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The American Express

On the cusp of his fourth win in five starts, the perfectionist in Jon Rahm still sees room for improvement

January 21, 2023
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Jon Rahm plays his shot from the fifth tee during the third round of The American Express at PGA West's Pete Dye Stadium Course.

Meg Oliphant

Since making bogey on the first hole in the final round at Kapalua two weeks ago, Jon Rahm has played 71 holes on the PGA Tour. In that span, he has made two eagles, 32 birdies and just two bogeys. All totaled, he is 34 under in that stretch, including 23 under through three rounds this week at The American Express.

Of course, he came back to win the Sentry Tournament of Champions and is now tied for the lead through three rounds in La Quinta, Calif. Should he go on to win in the desert, he will have four wins in his last five starts in official PGA Tour and DP World Tour events.

Yet, after each of the first two rounds this week, the World No. 4 contended he hadn’t shown his “A” game. After a seven-under 65 on Saturday at PGA West’s Stadium Course—a round in which he was eight under through 12 holes—the Spaniard was asked how much room for improvement there is.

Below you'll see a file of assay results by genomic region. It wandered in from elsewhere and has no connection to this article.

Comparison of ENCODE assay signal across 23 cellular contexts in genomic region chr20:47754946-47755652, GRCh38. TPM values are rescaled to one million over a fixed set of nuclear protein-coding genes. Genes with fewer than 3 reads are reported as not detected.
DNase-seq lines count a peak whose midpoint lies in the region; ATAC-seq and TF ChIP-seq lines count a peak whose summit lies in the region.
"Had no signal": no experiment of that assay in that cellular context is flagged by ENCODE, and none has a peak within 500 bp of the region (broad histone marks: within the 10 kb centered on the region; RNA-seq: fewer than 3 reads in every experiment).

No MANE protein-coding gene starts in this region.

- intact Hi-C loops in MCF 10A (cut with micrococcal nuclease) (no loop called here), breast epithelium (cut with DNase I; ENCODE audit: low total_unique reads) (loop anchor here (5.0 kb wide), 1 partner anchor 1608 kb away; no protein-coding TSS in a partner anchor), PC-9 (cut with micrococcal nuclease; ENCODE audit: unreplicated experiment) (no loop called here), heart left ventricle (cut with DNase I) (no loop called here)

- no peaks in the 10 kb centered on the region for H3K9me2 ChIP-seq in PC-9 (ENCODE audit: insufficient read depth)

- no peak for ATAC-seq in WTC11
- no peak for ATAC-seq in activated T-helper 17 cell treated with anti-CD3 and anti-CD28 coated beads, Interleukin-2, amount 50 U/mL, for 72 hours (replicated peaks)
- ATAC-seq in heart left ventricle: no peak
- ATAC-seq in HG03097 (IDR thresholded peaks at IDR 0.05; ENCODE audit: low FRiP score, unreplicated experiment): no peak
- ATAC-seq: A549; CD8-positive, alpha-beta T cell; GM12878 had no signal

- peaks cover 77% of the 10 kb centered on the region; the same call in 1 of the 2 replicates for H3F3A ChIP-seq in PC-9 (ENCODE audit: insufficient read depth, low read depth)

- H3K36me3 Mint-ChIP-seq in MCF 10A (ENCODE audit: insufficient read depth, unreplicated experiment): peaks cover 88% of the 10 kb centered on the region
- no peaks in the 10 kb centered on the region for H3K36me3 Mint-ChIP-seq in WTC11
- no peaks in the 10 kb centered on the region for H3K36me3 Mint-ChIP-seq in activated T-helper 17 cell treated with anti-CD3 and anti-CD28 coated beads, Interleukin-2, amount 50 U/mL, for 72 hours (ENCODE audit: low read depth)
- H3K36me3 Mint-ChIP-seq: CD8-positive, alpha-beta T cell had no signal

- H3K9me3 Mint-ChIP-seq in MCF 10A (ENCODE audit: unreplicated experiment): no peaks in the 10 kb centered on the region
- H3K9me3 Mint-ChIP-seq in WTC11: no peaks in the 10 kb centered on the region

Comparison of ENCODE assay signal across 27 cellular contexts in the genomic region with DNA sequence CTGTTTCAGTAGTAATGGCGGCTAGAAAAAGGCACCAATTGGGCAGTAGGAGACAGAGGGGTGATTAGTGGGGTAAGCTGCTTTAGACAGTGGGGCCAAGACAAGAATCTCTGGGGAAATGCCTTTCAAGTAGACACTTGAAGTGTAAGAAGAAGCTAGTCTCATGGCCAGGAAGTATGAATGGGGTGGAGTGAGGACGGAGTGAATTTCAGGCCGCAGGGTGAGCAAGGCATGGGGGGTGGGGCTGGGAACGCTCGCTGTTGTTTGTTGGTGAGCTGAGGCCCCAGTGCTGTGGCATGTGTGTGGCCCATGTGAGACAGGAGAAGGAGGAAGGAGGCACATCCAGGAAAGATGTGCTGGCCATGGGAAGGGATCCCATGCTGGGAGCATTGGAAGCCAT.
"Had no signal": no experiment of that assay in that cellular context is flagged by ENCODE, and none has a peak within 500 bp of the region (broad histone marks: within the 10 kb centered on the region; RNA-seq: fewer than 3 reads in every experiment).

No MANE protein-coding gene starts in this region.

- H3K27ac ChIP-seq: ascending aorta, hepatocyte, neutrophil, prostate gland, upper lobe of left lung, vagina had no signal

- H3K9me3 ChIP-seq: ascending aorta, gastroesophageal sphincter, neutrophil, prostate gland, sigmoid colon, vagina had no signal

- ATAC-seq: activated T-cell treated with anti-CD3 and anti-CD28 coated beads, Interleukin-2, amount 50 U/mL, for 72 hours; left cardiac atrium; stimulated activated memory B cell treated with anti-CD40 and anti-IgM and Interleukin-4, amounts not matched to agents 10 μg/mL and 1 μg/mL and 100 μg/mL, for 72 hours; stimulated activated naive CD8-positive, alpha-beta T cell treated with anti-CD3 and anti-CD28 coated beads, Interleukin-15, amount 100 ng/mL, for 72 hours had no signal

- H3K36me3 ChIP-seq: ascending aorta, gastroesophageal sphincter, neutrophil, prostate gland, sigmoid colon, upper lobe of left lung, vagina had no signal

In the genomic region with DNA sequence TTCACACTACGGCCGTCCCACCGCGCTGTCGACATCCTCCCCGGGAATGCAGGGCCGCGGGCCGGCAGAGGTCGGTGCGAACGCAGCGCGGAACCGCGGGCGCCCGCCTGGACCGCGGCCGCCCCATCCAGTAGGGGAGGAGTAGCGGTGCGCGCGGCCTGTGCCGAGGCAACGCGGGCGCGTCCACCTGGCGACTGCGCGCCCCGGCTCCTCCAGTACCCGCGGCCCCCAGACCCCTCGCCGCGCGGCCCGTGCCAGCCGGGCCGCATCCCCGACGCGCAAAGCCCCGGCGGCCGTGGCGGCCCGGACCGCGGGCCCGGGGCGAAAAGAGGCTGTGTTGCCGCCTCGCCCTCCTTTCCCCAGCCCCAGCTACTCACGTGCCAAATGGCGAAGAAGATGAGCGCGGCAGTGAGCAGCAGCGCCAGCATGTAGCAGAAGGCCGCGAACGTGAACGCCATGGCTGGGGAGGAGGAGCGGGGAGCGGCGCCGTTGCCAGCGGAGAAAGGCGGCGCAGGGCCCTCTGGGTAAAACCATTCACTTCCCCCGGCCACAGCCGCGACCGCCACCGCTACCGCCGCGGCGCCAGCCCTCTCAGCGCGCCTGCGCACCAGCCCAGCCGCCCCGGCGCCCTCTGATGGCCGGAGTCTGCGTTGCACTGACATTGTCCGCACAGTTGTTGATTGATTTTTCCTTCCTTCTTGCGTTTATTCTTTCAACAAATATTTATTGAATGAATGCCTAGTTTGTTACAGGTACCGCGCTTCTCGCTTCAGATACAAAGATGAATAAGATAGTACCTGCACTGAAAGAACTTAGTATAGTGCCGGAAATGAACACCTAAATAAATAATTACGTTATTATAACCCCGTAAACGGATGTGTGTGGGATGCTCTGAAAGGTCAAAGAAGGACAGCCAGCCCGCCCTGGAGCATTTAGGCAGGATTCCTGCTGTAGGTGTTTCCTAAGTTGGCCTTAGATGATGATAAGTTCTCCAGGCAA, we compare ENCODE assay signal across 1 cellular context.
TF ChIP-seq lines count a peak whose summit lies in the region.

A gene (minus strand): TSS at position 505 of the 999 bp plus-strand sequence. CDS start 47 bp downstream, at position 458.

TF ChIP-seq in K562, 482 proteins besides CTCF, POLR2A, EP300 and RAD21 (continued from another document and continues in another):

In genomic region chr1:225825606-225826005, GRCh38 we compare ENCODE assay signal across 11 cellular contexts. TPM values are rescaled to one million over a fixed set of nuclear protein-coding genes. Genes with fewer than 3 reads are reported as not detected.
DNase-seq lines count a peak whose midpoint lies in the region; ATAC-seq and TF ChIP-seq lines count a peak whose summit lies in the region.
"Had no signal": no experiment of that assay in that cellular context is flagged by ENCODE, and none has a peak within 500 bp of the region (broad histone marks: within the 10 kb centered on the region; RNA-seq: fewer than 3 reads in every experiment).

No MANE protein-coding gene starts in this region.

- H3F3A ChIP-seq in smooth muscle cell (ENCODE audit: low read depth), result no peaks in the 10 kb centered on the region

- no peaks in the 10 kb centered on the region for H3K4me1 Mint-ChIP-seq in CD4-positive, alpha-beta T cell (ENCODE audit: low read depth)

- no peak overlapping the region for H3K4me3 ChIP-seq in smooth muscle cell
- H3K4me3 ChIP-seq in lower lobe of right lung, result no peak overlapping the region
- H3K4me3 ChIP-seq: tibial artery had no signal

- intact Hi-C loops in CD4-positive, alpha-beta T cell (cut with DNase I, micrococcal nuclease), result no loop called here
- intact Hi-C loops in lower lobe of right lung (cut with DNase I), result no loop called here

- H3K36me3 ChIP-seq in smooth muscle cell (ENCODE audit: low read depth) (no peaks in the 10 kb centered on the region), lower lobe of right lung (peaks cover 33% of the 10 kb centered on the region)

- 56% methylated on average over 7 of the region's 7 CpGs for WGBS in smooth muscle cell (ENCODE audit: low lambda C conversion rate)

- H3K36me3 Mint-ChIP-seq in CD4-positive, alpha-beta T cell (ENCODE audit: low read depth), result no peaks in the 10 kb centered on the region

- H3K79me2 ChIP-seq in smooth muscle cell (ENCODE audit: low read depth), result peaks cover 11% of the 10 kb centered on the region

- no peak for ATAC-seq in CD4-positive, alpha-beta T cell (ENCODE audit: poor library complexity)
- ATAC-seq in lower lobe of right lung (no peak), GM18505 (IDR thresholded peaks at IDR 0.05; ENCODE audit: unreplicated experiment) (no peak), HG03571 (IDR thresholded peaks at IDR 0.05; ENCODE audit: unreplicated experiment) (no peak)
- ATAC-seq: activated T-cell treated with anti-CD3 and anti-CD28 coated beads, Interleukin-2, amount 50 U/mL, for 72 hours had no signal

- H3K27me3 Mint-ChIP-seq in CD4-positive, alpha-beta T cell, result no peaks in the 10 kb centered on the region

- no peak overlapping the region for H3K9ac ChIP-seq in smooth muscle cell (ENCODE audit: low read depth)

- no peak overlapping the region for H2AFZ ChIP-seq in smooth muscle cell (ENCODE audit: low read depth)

“A lot,” Rahm said bluntly to the Golf Channel. “Missed a putt on 1, short putt on 1. No. 11 could’ve been done a lot better. [Missed a] short putt on 13, 14, 16 and 17, so six shots right there. I know I’m being picky, but that’s six shots that I’m not being too crazy about.”

Perfectionism? Perhaps. But what might be read as vehement disappointment at missed opportunities, Rahm sees as reason for optimism.

“Again, still incredible golf,” said the 2018 champion at this event. “The fact that I can say that it can still be better gives me a lot of hope for the rest of the year, and hopefully I get that Sunday tomorrow where everything feels like it’s firing on all cylinders and post a special round.”

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Davis Thompson walks off a green during the third round of The American Express at PGA West's Pete Dye Stadium Course.

Meg Oliphant

It remains to be seen if Rahm will need a special round on Sunday to capture his ninth PGA Tour victory or if a modest score of a few under will suffice. Rahm is tied for the lead with tour rookie Davis Thompson at 23 under, with the duo having a four-stroke cushion over two-time tour winner J.T. Poston and Christiaan Bezuidenhout, who shot a third-round 62 at the Nicklaus Tournament Course.

The 23-year-old Thompson holds a share of his first 54-hole lead on tour in his 20th career start. A former All-American at Georgia, Thompson held a two-shot lead entering the third round, largely fueled by a tour-record-tying five eagles over the first two days.

Though he wasn’t able to add to his eagle total on Saturday at the Stadium Course, he tallied six birdies against one bogey to card a five-under 67 to keep pace with a surging Rahm.

“I felt like I stayed patient all day and made some putts,” Thompson said. “Got off to a great start, which always helps. I was really proud with how I stayed patient. Didn't really force anything. Made a bad bogey on 14 but came back and birdied 16. So it was a good way to finish.”